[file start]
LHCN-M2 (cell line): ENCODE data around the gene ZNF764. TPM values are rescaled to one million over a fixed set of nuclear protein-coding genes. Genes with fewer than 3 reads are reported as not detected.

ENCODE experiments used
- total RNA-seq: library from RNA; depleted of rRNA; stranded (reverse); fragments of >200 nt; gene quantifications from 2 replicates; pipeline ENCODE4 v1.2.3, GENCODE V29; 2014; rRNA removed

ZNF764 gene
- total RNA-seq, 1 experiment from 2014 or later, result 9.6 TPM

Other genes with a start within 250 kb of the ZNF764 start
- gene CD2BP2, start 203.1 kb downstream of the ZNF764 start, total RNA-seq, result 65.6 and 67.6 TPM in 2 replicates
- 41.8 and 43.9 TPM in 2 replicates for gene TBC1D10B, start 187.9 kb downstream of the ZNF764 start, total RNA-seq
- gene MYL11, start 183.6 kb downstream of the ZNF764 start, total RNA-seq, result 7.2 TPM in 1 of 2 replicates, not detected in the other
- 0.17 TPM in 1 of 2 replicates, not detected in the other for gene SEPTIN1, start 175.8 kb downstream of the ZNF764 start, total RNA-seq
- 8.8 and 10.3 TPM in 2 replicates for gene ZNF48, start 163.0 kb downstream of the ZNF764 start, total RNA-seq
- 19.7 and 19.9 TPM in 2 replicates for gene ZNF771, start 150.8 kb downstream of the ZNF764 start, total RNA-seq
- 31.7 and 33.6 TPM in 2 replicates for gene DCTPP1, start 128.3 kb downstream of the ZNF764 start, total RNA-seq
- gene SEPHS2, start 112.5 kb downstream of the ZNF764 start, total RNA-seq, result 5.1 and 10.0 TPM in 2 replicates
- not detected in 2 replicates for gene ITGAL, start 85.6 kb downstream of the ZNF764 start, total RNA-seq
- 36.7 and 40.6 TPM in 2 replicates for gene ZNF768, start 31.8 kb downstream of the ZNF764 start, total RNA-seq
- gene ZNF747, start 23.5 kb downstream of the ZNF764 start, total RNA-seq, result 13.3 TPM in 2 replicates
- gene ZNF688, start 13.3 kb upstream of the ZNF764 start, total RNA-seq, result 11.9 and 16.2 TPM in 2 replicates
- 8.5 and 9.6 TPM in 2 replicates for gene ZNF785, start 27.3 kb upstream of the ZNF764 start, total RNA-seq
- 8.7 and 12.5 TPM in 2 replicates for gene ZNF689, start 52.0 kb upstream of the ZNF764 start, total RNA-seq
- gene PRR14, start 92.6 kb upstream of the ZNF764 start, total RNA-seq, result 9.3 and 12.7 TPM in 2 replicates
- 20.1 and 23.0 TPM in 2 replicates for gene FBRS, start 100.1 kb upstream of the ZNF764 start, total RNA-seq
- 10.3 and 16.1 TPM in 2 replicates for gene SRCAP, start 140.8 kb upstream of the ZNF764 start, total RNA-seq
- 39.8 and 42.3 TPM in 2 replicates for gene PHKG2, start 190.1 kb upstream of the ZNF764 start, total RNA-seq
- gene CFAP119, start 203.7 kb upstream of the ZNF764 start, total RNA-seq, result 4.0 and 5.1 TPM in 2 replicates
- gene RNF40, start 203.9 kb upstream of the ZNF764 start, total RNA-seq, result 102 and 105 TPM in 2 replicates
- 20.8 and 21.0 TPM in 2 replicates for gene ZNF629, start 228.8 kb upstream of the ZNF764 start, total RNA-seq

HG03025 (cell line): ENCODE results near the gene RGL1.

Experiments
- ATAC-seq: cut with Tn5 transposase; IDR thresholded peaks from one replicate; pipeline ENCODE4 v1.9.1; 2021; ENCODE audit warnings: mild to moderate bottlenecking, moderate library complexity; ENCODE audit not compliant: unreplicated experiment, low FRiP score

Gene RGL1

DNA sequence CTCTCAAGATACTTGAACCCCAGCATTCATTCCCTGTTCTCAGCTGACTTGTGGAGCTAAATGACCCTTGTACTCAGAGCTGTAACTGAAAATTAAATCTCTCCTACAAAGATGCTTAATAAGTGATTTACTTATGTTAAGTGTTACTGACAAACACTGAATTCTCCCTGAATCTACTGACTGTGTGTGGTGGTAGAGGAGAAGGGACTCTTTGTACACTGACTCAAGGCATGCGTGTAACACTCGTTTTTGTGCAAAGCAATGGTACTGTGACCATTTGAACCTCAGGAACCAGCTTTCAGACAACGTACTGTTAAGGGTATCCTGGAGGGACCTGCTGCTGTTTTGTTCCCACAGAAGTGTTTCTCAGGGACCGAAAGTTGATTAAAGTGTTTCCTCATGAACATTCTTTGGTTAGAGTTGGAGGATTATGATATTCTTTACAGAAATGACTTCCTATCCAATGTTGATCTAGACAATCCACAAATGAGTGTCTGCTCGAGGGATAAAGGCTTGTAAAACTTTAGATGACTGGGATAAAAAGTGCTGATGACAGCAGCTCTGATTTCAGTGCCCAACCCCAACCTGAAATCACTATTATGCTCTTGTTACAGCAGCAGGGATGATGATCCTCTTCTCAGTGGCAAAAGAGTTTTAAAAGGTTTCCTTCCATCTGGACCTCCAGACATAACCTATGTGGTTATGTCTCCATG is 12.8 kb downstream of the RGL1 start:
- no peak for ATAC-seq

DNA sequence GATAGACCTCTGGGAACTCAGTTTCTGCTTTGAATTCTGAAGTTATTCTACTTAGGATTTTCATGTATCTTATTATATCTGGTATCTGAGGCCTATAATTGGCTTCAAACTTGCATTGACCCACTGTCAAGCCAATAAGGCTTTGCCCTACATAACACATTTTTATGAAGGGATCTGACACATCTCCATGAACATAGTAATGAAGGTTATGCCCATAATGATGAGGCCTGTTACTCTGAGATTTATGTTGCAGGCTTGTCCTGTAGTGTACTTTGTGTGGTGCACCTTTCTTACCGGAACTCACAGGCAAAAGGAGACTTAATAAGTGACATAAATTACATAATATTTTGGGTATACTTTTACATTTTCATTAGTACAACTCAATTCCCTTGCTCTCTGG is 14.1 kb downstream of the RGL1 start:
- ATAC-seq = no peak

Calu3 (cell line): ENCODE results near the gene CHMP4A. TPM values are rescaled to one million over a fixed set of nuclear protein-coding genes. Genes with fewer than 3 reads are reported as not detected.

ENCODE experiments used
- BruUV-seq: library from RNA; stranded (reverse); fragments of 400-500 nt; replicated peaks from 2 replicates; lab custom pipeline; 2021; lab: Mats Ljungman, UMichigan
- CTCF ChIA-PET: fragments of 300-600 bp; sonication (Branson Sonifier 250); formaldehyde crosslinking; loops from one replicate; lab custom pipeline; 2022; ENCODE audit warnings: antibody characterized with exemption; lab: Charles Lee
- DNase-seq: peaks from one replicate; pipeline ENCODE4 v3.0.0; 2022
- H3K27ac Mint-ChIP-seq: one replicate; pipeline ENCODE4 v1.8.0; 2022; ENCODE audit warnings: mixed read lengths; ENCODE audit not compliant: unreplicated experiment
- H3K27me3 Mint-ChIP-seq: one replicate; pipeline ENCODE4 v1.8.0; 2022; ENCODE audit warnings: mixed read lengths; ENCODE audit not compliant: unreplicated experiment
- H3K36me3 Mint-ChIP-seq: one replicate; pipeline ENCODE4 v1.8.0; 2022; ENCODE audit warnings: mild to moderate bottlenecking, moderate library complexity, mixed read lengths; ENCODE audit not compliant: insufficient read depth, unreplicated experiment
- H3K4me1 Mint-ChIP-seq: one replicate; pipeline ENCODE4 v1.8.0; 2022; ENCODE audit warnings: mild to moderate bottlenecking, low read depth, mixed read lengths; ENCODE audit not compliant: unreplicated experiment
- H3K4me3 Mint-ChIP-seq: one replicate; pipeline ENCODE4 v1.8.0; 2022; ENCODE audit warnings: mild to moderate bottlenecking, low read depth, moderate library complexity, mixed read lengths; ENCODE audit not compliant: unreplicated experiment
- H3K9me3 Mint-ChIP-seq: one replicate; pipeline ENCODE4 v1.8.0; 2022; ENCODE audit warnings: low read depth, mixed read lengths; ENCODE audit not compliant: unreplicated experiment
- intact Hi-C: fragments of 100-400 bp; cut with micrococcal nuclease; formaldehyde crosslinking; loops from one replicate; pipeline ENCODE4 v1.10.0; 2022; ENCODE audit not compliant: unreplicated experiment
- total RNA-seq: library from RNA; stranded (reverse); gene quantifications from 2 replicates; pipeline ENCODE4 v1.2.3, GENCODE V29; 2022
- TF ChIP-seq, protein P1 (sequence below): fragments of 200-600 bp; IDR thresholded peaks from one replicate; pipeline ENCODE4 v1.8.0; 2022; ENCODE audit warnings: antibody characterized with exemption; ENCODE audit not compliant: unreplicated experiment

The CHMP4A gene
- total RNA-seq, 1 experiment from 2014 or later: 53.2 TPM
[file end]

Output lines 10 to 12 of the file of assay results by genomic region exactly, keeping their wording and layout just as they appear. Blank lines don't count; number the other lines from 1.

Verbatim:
- 0.17 TPM in 1 of 2 replicates, not detected in the other for gene SEPTIN1, start 175.8 kb downstream of the ZNF764 start, total RNA-seq
- 8.8 and 10.3 TPM in 2 replicates for gene ZNF48, start 163.0 kb downstream of the ZNF764 start, total RNA-seq
- 19.7 and 19.9 TPM in 2 replicates for gene ZNF771, start 150.8 kb downstream of the ZNF764 start, total RNA-seq